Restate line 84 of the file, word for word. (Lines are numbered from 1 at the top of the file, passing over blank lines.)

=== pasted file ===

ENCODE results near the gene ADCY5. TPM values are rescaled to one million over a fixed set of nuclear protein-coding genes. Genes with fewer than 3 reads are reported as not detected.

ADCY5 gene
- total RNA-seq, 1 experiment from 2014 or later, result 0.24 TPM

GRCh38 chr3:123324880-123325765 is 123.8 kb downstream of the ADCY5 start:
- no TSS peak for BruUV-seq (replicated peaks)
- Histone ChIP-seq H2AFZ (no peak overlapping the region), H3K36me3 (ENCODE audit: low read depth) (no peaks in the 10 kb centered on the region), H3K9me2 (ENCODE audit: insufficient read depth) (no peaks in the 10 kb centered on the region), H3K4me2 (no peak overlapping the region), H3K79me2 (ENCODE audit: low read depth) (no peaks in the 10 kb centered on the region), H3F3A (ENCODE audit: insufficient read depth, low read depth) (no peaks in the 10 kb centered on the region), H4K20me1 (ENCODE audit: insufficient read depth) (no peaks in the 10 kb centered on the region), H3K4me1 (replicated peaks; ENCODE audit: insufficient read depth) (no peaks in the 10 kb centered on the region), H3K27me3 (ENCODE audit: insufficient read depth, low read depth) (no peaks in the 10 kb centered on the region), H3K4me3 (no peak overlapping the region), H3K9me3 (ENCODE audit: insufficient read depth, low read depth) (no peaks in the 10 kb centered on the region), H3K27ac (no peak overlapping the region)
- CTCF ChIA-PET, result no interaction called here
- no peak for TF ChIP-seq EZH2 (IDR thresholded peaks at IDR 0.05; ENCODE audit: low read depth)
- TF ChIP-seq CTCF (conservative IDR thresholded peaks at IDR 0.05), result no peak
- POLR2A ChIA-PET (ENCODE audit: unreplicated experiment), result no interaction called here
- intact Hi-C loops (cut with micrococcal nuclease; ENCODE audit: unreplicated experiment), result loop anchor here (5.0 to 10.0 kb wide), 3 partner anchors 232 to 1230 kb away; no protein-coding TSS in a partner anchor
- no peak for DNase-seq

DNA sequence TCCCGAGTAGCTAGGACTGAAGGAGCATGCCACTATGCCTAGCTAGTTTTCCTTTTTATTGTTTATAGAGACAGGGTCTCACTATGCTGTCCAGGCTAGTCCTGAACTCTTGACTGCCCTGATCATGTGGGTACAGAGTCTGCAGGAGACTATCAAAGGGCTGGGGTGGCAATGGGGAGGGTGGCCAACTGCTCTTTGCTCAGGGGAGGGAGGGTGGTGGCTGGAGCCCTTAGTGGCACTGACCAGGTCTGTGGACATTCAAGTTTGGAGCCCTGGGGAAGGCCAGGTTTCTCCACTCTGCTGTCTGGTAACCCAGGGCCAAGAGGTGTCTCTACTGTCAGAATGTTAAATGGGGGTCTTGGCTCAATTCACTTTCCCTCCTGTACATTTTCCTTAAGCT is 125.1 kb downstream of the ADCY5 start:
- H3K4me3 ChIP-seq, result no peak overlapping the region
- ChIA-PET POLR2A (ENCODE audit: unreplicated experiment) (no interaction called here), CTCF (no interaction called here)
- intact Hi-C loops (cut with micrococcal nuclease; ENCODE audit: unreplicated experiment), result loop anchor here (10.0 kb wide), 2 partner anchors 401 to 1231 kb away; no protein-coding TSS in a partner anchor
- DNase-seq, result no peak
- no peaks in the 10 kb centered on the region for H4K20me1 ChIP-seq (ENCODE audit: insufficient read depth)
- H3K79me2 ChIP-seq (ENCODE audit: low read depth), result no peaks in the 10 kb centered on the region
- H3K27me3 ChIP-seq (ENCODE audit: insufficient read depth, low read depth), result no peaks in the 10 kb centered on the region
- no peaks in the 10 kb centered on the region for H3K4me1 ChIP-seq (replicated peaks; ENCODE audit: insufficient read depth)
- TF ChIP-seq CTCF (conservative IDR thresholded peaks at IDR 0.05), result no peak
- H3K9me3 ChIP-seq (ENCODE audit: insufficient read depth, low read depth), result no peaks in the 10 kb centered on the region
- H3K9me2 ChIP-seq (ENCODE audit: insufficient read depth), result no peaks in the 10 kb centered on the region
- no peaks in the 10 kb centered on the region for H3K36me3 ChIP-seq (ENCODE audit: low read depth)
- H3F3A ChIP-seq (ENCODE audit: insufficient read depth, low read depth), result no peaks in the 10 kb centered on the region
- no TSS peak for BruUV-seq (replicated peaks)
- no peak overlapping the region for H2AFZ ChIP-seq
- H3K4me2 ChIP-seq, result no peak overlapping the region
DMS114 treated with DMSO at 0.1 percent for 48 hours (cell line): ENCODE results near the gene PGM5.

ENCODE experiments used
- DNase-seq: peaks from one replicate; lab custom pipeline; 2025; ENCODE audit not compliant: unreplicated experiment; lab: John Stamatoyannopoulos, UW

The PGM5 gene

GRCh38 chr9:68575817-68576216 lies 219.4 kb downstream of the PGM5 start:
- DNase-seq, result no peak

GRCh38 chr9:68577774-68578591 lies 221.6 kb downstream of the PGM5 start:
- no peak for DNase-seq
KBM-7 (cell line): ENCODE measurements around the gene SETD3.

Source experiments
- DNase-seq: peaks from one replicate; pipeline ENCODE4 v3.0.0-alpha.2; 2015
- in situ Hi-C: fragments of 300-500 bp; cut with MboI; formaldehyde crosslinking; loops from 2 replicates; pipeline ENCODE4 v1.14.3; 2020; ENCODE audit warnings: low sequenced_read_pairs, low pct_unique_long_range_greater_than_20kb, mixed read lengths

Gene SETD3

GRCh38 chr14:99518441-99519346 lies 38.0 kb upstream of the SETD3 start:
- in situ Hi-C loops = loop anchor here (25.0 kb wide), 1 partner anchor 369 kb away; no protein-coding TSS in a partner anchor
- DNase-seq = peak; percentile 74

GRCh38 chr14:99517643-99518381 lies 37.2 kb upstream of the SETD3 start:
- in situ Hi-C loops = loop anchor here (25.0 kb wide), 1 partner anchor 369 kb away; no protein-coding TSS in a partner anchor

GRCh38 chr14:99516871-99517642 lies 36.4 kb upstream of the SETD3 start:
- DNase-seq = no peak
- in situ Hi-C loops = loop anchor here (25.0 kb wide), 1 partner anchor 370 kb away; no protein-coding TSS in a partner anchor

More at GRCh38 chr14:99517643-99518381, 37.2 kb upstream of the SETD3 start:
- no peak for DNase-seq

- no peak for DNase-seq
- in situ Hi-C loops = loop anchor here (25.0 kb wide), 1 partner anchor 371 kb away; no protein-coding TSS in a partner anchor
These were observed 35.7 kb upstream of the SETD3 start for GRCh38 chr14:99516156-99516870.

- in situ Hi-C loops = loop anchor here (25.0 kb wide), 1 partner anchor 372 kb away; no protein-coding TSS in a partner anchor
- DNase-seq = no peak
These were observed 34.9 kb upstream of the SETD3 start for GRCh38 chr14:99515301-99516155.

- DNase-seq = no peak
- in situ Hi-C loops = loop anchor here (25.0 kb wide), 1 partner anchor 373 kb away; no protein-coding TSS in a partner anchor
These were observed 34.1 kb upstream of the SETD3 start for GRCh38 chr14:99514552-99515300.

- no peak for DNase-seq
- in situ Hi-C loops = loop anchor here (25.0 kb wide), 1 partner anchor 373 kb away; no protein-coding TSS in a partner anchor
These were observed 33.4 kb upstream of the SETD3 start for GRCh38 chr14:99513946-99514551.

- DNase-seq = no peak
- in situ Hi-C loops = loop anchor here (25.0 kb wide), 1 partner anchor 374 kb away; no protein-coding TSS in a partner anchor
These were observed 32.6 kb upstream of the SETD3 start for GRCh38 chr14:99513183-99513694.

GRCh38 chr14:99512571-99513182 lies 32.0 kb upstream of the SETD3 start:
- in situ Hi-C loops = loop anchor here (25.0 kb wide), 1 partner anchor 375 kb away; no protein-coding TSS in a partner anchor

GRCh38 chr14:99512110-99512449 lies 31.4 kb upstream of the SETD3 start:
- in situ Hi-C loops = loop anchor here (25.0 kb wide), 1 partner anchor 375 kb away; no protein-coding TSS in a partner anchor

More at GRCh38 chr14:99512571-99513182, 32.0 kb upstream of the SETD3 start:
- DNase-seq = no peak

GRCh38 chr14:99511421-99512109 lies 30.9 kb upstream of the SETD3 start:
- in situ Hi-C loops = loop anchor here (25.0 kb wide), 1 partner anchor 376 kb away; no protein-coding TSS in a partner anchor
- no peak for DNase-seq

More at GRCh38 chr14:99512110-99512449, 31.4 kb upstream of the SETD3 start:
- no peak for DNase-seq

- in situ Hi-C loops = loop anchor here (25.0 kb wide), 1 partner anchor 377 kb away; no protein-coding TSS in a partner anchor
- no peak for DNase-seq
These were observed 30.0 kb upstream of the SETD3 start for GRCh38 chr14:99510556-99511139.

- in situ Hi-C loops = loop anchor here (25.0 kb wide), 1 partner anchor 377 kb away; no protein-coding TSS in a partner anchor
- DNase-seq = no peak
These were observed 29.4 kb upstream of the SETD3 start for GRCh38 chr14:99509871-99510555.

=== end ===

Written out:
These were observed 29.4 kb upstream of the SETD3 start for GRCh38 chr14:99509871-99510555.